Government aims to tackle 'cost of living crisis': New deal struck with mobile phone operators follows energy companies' promise to cut bills
Culture Secretary says ministers are 'ensuring hardworking families are not hit with shock bills through no fault of their own'
Mobile phone users will no longer be liable for huge bills if their handsets are stolen and they fail to report the loss promptly, the Government will announce today.
Under a deal struck with mobile phone operators, such customers will be liable for only about £50 worth of additional call charges. The agreement is similar to the one already in place for credit and debit card users whose responsibility for fraudulent transactions is limited.
In addition, phone companies have agreed to allow customers to exit their contracts early without a penalty if their call charges are put up.
Ministers had been concerned that some firms were luring new business with cheap deals locking in customers for several years and then putting up charges mid-way through the agreement. Under the new plan, companies that increase charges will be obliged to write and inform customers - allowing them to leave penalty-free.
UK mobile operators have agreed to support the Government in EU negotiations designed to remove roaming charges across Europe entirely by 2016.
The agreement covers all four major UK mobile networks: EE, Three, Virgin Media and Vodafone. Maria Miller, the Culture Secretary, said ministers were “ensuring hardworking families are not hit with shock bills through no fault of their own”. Jo Swinson, the Liberal Democrat Consumer Affairs Minister, added: “The last thing you need after the hassle of a stolen mobile is to find that someone has used it and landed you with a sky high bill too.”
The moves are designed to show that ministers are tackling the “cost of living crisis” on which Labour has campaigned since Ed Miliband pledged in September to freeze energy bills for 20 months if his party wins the next election.
Yesterday energy firms agreed to pass on to customers the £50 average cut in bills this winter negotiated by the Government. The warm homes discount worth £135 for pensioners and vulnerable groups is being transferred from energy charges to general taxation. Ministers have relaxed some of the firms' obligations to insulate homes under the Energy Companies Obligation (ECO) scheme. The target for reducing carbon emissions has been cut by 30 per cent; the date for completing the work delayed from 2015 to 2017 and there will be a switch away from expensive solid-wall insulation, which costs an average £10,000 per home, towards £300-per-home loft insulation and £1,000-per-home cavity wall insulation.
Industry sources said means more homes would be insulated at a lower cost - although the “hardest-to-treat” buildings would not be tackled. Neil Marshall, chief executive of the National Insulation Association, expressed “serious concerns” that the number of solid wall installations would fall from 65,000 to 25,000 a year. “Half of those households in fuel poverty live in properties with solid walls and therefore this cut could have a very serious impact,” he said.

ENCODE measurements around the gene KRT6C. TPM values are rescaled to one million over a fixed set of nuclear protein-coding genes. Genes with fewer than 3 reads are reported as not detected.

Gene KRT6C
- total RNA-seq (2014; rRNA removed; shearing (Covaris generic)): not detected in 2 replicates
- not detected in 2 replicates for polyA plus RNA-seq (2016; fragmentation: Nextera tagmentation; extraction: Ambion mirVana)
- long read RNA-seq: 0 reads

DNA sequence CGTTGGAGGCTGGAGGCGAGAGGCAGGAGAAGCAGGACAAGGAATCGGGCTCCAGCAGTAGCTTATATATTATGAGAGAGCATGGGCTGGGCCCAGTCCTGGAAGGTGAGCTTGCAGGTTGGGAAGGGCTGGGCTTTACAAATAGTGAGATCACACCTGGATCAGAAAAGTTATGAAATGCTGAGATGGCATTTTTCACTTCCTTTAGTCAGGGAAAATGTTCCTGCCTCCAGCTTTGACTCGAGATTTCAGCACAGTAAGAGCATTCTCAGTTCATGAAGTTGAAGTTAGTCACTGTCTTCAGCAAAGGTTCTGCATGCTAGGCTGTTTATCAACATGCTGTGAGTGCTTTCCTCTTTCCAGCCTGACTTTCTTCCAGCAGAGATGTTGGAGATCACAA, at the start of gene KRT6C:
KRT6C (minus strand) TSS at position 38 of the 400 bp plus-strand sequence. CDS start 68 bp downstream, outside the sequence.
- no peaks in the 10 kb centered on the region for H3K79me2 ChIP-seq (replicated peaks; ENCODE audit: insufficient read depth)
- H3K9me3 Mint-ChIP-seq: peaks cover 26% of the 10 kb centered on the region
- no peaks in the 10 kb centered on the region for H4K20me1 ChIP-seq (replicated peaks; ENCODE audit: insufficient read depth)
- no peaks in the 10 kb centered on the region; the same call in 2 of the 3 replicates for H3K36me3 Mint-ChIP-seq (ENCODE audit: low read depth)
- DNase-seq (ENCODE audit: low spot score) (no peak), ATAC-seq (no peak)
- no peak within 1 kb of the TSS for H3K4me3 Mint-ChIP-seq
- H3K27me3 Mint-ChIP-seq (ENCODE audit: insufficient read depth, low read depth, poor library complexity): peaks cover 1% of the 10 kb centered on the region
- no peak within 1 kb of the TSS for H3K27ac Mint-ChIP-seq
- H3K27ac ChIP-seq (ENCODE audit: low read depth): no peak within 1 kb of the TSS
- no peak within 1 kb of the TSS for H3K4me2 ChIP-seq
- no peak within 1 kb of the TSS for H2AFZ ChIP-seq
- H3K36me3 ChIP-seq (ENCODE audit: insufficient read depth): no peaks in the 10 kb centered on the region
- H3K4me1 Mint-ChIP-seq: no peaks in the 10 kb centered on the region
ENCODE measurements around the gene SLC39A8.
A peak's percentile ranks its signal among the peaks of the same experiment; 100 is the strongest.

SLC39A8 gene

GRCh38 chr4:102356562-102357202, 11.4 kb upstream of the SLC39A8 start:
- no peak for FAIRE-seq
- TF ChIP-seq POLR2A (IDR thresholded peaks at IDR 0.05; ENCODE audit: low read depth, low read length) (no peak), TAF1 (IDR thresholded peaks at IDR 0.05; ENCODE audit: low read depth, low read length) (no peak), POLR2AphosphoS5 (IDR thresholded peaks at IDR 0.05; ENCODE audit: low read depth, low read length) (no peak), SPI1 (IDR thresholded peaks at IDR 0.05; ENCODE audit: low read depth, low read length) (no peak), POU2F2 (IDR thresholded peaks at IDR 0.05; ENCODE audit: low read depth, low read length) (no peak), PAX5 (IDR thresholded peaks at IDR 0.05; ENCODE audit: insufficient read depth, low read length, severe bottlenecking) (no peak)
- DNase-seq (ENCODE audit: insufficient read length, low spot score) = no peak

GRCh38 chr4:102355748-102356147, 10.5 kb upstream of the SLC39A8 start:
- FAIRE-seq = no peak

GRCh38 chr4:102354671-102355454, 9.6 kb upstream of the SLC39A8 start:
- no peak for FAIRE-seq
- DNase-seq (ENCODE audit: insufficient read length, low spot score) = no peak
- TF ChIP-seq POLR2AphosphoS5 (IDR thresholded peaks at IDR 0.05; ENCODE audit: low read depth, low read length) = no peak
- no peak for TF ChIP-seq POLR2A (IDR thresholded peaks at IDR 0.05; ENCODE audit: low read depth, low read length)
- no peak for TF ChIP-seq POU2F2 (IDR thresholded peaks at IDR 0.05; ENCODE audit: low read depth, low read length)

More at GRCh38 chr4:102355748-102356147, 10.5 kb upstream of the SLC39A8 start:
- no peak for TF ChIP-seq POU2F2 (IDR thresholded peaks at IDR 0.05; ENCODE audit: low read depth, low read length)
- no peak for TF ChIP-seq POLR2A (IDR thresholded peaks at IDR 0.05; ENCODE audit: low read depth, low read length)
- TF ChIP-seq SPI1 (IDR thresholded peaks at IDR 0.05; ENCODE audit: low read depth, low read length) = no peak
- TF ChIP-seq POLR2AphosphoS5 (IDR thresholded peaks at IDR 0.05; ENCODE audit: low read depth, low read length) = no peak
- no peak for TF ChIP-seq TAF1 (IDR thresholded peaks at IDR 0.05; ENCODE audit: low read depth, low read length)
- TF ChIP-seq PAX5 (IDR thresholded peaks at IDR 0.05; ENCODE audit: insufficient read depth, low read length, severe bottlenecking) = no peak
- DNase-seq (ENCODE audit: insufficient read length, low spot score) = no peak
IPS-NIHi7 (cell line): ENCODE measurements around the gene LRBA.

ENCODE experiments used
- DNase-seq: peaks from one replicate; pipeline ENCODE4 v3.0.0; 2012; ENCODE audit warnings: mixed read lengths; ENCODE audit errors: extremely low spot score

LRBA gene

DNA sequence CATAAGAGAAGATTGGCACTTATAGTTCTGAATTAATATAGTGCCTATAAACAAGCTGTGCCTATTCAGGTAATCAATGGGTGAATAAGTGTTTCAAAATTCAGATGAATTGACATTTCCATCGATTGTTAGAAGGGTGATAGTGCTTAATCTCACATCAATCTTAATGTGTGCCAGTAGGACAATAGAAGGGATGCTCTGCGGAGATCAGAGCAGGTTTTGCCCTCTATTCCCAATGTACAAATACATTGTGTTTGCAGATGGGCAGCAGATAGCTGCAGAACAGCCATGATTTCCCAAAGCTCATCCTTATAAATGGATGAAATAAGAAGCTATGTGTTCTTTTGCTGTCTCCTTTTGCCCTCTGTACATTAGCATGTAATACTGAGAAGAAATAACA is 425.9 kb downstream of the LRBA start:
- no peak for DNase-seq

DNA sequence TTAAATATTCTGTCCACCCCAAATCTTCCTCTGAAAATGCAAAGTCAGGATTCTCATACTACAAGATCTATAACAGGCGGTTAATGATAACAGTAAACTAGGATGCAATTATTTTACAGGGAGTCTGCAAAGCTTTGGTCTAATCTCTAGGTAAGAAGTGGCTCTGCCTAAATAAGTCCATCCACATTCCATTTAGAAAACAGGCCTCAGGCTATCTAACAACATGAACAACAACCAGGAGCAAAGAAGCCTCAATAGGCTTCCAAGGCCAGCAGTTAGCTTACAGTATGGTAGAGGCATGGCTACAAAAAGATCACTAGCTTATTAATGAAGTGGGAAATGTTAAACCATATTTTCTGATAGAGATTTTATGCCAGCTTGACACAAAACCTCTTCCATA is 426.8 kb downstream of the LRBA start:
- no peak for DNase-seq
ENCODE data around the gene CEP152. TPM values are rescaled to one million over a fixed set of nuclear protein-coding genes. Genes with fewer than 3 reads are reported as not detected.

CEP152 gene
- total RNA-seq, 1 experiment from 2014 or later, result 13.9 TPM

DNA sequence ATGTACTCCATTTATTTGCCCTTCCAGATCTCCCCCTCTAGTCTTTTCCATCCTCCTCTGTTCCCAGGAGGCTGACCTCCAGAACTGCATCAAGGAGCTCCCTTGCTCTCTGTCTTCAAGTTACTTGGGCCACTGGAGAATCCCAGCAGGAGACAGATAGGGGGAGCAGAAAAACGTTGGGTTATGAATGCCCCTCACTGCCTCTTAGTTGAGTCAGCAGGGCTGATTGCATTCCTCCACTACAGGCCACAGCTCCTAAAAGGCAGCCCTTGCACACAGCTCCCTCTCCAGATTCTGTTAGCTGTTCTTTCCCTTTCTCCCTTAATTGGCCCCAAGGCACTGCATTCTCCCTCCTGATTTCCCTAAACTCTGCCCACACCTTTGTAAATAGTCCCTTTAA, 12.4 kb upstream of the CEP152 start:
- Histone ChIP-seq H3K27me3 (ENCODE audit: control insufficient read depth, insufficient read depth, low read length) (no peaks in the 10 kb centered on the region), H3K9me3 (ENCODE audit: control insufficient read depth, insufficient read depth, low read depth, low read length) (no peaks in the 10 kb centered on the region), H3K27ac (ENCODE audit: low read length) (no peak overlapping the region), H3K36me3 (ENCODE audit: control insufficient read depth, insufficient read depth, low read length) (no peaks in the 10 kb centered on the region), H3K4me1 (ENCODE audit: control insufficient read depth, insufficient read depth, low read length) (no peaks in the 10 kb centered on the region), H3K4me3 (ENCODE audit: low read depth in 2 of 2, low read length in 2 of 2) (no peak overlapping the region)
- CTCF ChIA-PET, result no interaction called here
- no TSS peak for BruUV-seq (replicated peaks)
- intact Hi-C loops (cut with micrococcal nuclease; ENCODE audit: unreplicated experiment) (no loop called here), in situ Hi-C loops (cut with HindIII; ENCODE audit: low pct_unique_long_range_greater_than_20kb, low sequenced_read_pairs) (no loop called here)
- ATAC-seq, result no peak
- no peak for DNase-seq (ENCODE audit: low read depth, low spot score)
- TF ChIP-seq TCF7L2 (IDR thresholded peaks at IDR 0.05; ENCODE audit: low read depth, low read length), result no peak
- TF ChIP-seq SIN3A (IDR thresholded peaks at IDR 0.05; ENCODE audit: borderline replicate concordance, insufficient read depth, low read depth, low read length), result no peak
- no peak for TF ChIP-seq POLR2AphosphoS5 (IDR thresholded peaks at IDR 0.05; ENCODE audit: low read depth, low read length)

The Government insisted there would be no overall rise in carbon emissions because of new measures such as a £1,000 grant for insulation work to home-buyers.
Ed Davey, the Energy and Climate Change Secretary, told MPs: “All of the major energy suppliers have confirmed that they will pass the benefits of this package on to their customers…. these cost reductions will ensure that average energy bills are lower in 2014 than they otherwise would have been - on average by £50 per household.” However, he admitted that bills could rise next year if wholesale energy prices or network costs increased.
Labour said the average household bill would still increase by about £70 this winter even after the £50 average cut. Caroline Flint, the shadow Energy Secretary, told Mr Davey: “If you genuinely want to get bills down, nothing less than a price freeze, and action to stop the energy companies over-charging, will do.” She added: “There is not a single measure [in the Government's package] that will cost the energy companies a single penny.”
Your new bill: Energy price changes
Centrica, owner of British Gas Dual-fuel bills to be cut by average £53 on 1 January, after a £123 rise last month.
EDF No plan to raise prices again before 2015. 3.9 per cent rise last month will remain.
SSE Will pass on savings of around £50 by April next year.
RWE npower No price rises to spring 2015 unless wholesale costs go up. Recent 10.4 per cent increase will be reduced.
E.On Will take account of the Government’s package when it announces its winter price rise.
Scottish Power Will pass on full £50 cut, but said wholesale costs could still affect bills.
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